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FRIAS and the Nagoya Institute for Advanced Studies continue with their cooperation

Two joint research groups will be funded in 2018 and 2019

The University of Nagoya in Japan is one of the most important partner universities of the Albert-Ludwigs-University Freiburg. To support this partnership and combine expertise from both universities, FRIAS and the Nagoya Institute for Advanced Studies implemented a joint funding programme in 2016.

FRIAS and the Nagoya IAR have now selected two new research groups that will start in January 2018. The groups receive financial and administrative support for research stays in Nagoya and Freiburg, workshops, joint conferences as well as offers for junior scientists and advanced students. The total funding per group amounts to around 60,000 Euro.

 

How Traditions of Economic Thinking Shape Economic Policies

Prof. Oliver Landmann and Prof. Hans-Helmut Kotz from the University of Freiburg and Prof. Naoki Fukuzawa and Prof. Yasuhiro Doi from the University of Nagoya will investigate ways in which different traditions of economic thinking influence economic policy making and economic policies in the European Union and Japan.

Both Europe and Japan are in the course of a still incomplete recovery from the severe global economic crisis of 2008/09. The crisis and its aftermath have sparked intense controversies on the proper response of public policy in many domains, but in particular with regard to monetary, fiscal and social policies. It has long been argued that economic policies are shaped by economic doctrines as much as they reflect the self-interest of politicians and their constituents. This project brings together the expertise of German and Japanese researchers to investigate the influence of economic paradigms on current policy, but also to explain policy controversies in the light of conflicting economic philosophies. In doing so, the research will also explore the historical roots of policy doctrines, harking back both to economic history and doctrinal history. Particular policy areas to be covered comprise the management of Europe’s Monetary and Economic Union, including Europe’s sovereign debt paralysis, the policy experiment of Abenomics in Japan, the challenge of secular stagnation, and the future of the Social Market Economy.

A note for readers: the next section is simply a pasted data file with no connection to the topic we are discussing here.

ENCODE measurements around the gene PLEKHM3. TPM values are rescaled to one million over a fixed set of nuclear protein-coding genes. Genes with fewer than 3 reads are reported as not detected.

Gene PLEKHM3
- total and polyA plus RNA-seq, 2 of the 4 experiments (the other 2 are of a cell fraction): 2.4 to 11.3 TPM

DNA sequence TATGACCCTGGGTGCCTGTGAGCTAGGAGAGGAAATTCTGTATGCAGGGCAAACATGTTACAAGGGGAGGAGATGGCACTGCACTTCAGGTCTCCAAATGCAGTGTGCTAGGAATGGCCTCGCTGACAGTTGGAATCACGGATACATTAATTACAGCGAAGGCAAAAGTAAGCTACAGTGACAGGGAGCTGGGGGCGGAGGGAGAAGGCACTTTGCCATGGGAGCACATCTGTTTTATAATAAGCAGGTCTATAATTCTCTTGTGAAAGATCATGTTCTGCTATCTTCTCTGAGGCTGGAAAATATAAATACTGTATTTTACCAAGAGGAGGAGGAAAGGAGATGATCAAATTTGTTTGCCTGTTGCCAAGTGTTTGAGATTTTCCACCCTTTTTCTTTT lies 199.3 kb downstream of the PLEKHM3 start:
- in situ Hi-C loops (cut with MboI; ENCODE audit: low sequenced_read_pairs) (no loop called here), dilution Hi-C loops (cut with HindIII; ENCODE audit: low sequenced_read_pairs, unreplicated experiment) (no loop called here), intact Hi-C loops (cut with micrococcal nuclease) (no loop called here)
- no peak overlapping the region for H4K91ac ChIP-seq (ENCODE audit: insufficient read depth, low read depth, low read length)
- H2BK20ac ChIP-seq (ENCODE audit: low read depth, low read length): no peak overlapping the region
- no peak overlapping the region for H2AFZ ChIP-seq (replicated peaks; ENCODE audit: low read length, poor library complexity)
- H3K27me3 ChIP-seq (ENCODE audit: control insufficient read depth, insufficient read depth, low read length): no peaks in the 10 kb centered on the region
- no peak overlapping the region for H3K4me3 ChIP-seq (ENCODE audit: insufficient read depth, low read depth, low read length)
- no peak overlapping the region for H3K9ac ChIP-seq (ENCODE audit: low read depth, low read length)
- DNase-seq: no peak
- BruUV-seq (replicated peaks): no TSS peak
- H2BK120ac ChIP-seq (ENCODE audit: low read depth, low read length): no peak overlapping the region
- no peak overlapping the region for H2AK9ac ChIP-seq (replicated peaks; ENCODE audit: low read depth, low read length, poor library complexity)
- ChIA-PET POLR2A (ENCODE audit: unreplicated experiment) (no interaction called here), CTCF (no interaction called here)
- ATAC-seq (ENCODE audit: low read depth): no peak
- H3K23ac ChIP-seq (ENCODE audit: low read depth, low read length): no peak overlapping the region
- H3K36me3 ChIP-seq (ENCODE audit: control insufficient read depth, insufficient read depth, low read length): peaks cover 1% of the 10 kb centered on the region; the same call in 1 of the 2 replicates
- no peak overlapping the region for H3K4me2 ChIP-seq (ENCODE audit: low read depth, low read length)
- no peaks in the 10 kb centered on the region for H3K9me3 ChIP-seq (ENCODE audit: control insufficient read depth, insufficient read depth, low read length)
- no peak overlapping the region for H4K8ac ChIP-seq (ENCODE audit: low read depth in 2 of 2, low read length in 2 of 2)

Quantum Information Processing in Non-Markovian quantum Complex systems

In the research field of quantum information science Prof. Heinz-Peter Breuer (Universität Freiburg) and Prof. Andreas Buchleitner (Universität Freiburg) will collaborate with Prof. Francesco Buscemi (Nagoya University) and Prof. Hayashi (Nagoya University).

Exploring and exploiting the potential of quantum science for qualitatively new technologies - from quantum sensors and quantum electronics, over quantum computing and quantum telecommunications, to quantum photonics and quantum data mining - is among the most promising endeavors of fundamental research.

Yet, this agenda faces one central impediment: quantum phenomena are very well understood and controlled when manipulating individual, isolated quantum systems, while technological devices require the integration of a multitude of components, exhibit a significant level of complexity, and cannot be isolated from uncontrolled environments.

To tackle this challenge, the Freiburg-Nagoya consortium collects diverse international expertise from quantum information science, complex and open quantum systems, as well as mathematical physics, with the specific target to design quantum circuit models - paradigms of quantum computation - fit for technological integration.

The team joins forces not only from Nagoya University and the University of Freiburg, but also from the University of Milan, the Abdus Salam International Centre for Theoretical Physics in Trieste (Italy), and Hanyang University (Korea). The aim is to initiate a strong research network which serves as a basis for collaborations on a global level, making Nagoya and Freiburg two main hubs for the study of quantum information theory in complex open quantum systems.

 

In the first period 2016-17 two research groups had been funded. The project "Multicomponent Supramolecular Catalysts for Sustainable Chemical Synthesis" under the direction of Prof. Bernhard Breit (University of Freiburg) and Prof. Takashi Ooi and Prof.  Kenichiro Itami (Nagoya University) investigated the development of environmentally friendly and energy-saving catalysts. The group formed by Prof. Alexander Bruns (University of Freiburg) and Prof.  Masabumi Suzuki (University of Nagoya) compared the Japanese and German legal culture with regard to the interplay between substantive standards and their procedural enforcement in the project "Social Governance by Law: Nouncing Standards and Procedural Enforcement".

Further information about the joint research groups 2016-17 can be found here.

 

2017/08/09